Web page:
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I am having the following graphic from one of the question for the EASA PPL(A) exam.

While I know that:
(1) represents "induced drag", as its decreasing with higher speed
(2) represents "parasite drag", as its increasing with higher speed

But I wonder what the following represent:
(3) Total Drag??? as we know total drag is at its minimum when induced drag and parasite drag are equal?
(4) Form Drag???

enter image description here

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    $\begingroup$ 3 is definitely the sum of 1 and 2 and might be termed as total drag. Form drag should look like 2. 4 looks like a drag term going very high very fast... 🤔 $\endgroup$
    – sophit
    Feb 5, 2023 at 10:57
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    $\begingroup$ Whatever 4 is, it isn't representative of the same object as 1-3. $\endgroup$ Feb 5, 2023 at 16:31
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    $\begingroup$ As others have said, form drag is a component of parasite drag, it is reasonably a part of 2. If you want to get subtle, 1 and 2 should cross at the minimum point for 3 -- and of course 3 should be at 2x the 1/2 crossing point. $\endgroup$ Feb 5, 2023 at 19:29
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    $\begingroup$ Looking at the answers to the EASA question bank, nothing is answered by item 4. In other words, it's just thrown in as a red herring. $\endgroup$
    – tedder42
    Apr 4, 2023 at 11:00
  • $\begingroup$ @tedder42: this sounds like "the" answer $\endgroup$
    – sophit
    Apr 5, 2023 at 7:12

3 Answers 3

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You are correct about 1, 2 & 3.

As Michael Hall has commented, 4 is not representative of the same object that the other three curves represent. To figure out what 4 represents, let's look at the drag equation:

$$Drag = ½ρV² \cdot C_D \cdot S$$

Now the "speed" in the chart is most probably IAS (dynamic pressure). We observe in the chart that 4 attains a drag equal to 2 at a much lower "speed". This can be a result of two factors: 4 either has a high $C_D$ or a large surface area, or both.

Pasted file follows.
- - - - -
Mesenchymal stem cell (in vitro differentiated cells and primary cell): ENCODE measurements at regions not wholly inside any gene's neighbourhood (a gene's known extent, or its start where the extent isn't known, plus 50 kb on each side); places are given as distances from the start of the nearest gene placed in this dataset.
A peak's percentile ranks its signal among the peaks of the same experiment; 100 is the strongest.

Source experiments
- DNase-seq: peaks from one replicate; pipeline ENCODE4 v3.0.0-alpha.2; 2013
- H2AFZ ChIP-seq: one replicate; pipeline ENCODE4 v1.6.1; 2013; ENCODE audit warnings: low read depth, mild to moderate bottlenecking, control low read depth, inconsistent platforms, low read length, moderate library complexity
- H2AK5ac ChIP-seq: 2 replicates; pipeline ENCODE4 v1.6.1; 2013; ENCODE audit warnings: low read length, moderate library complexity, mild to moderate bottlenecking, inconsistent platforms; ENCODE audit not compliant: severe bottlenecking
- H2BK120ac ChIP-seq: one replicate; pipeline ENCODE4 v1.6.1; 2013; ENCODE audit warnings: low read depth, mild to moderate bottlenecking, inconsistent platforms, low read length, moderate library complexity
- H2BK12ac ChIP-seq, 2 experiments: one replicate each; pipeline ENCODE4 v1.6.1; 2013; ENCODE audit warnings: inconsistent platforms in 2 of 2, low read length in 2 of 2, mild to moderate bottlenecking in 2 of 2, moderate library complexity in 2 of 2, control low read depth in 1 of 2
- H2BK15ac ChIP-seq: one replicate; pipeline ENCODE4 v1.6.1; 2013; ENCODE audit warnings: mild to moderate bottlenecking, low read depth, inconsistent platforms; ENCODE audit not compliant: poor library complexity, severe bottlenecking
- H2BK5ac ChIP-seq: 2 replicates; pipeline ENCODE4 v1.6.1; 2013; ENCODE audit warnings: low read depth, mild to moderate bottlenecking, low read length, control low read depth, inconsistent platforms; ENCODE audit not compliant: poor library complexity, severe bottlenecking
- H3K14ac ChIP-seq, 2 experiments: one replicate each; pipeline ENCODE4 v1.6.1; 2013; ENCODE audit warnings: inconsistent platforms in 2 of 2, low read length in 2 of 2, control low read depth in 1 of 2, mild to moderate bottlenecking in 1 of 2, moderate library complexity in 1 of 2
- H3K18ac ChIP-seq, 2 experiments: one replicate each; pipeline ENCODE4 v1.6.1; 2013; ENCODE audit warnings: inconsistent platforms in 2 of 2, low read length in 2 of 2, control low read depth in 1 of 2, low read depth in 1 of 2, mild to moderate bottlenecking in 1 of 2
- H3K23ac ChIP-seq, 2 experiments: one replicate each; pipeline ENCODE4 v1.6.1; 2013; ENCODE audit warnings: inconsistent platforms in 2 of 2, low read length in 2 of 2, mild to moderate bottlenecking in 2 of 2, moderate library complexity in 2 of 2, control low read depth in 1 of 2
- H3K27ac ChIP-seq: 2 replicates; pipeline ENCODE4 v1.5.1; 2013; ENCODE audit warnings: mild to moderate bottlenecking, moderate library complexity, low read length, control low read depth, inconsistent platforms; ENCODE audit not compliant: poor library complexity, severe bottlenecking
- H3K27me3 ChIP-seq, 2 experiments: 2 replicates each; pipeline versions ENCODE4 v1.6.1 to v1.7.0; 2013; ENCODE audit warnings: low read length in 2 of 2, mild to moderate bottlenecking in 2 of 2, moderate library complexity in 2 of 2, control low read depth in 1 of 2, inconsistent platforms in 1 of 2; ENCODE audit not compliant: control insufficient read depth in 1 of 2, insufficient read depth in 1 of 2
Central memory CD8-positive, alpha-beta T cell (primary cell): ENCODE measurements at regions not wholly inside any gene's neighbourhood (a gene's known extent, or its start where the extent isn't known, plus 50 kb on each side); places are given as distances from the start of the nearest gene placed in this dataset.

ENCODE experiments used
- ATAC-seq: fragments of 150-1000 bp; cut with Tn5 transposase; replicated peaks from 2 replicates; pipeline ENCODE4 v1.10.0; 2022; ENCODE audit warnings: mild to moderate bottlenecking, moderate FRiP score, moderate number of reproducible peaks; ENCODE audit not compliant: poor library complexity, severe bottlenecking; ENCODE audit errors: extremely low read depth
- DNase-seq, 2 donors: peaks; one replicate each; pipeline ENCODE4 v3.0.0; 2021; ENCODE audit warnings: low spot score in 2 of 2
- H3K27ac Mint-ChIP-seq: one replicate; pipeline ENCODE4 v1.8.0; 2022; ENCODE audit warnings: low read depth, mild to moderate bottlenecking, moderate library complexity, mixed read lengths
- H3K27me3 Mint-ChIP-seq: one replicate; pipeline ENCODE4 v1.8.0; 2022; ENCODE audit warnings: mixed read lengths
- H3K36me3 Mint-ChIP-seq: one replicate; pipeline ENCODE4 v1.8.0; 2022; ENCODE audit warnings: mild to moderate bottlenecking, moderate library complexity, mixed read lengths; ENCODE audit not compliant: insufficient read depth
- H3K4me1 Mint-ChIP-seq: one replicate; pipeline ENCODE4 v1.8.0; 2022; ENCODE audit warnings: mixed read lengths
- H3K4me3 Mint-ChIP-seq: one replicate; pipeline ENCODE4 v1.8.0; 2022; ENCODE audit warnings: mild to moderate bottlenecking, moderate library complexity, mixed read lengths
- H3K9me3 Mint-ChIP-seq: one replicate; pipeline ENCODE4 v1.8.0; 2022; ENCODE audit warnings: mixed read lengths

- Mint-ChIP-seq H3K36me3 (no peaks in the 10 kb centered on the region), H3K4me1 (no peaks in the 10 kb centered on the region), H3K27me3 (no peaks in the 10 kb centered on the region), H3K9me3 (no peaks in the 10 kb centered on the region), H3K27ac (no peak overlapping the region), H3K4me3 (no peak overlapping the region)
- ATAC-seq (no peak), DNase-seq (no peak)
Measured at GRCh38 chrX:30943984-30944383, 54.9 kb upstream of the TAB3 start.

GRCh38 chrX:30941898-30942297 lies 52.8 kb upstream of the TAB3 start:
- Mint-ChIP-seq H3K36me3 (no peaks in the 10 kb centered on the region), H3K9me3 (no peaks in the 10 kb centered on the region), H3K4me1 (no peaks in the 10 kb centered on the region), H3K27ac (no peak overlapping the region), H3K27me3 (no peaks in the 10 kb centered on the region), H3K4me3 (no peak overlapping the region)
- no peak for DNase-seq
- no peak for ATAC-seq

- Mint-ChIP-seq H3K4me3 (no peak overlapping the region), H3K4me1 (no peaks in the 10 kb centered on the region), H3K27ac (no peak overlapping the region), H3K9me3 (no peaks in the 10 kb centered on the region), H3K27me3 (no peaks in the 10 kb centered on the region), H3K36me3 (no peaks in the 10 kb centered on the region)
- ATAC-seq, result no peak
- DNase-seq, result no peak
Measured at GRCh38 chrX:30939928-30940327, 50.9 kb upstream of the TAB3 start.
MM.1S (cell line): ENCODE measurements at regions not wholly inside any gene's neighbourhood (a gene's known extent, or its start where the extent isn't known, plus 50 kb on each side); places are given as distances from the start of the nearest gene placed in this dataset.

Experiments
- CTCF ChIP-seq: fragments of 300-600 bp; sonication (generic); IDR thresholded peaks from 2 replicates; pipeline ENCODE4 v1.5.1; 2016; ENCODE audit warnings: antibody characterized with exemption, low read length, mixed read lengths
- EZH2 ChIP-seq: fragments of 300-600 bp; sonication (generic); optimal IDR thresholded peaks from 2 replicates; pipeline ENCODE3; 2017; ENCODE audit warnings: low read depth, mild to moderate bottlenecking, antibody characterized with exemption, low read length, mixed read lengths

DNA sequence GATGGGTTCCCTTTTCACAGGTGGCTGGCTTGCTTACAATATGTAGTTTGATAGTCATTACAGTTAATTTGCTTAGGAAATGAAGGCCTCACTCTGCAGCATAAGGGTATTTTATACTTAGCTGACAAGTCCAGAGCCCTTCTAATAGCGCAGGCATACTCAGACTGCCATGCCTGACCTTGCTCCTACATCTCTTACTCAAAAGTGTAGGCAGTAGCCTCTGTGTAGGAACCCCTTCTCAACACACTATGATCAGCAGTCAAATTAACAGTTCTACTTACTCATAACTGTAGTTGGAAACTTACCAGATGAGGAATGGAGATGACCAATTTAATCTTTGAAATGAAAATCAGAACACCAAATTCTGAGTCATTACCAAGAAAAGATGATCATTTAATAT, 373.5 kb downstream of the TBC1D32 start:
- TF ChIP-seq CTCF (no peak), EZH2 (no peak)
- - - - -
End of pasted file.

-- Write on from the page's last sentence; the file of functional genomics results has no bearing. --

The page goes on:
In my opinion, 4 represents a parachute or a similar object. A parachute produces a lot of drag at relatively low speeds, And that's precisely what the object in 4 is doing.

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The graph above assumes, (is only valid for), LEVEL flight, i.e. when at 1 G, or when the lift being generated is equal to the aircraft weight. The actual distinction between induced drag and parasite drag is simply a matter of definition. Parasite drag is that drag that the aircraft would experience at zero Lift, - at that AOA where the coefficient of Lift is zero, i.e., the drag due only to the aircraft's velocity. Induced drag is just, well, everything other than the parasite drag, or the extra drag caused by Lift.

So, your statment (1) above, to wit, " ... represents "induced drag", as its decreasing with higher speed" is also only true for 1 G LEVEL flight.
To be accurate it should say:
"Induced drag increases as Angle of Attack increases."

Form drag is a euphonism for parasite drag. Sometimes it is used to separate, (or make a distinction), between the parasite drag from a clean aircraft, and the extra parasite drag created by interference drag between external stores (like wing tanks or bombs), although I've also seen the term Interference Drag used for that purpose.

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Number 3 is total drag and it is the sum of number 1 and 2, the lowest point of the total drag curve is where minimum drag exists.

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  • $\begingroup$ Comments have been moved to chat; please do not continue the discussion here. Before posting a comment below this one, please review the purposes of comments. Comments that do not request clarification or suggest improvements usually belong as an answer, on Aviation Meta, or in Aviation Chat. Comments continuing discussion may be removed. $\endgroup$
    – Ralph J
    Apr 7, 2023 at 1:30

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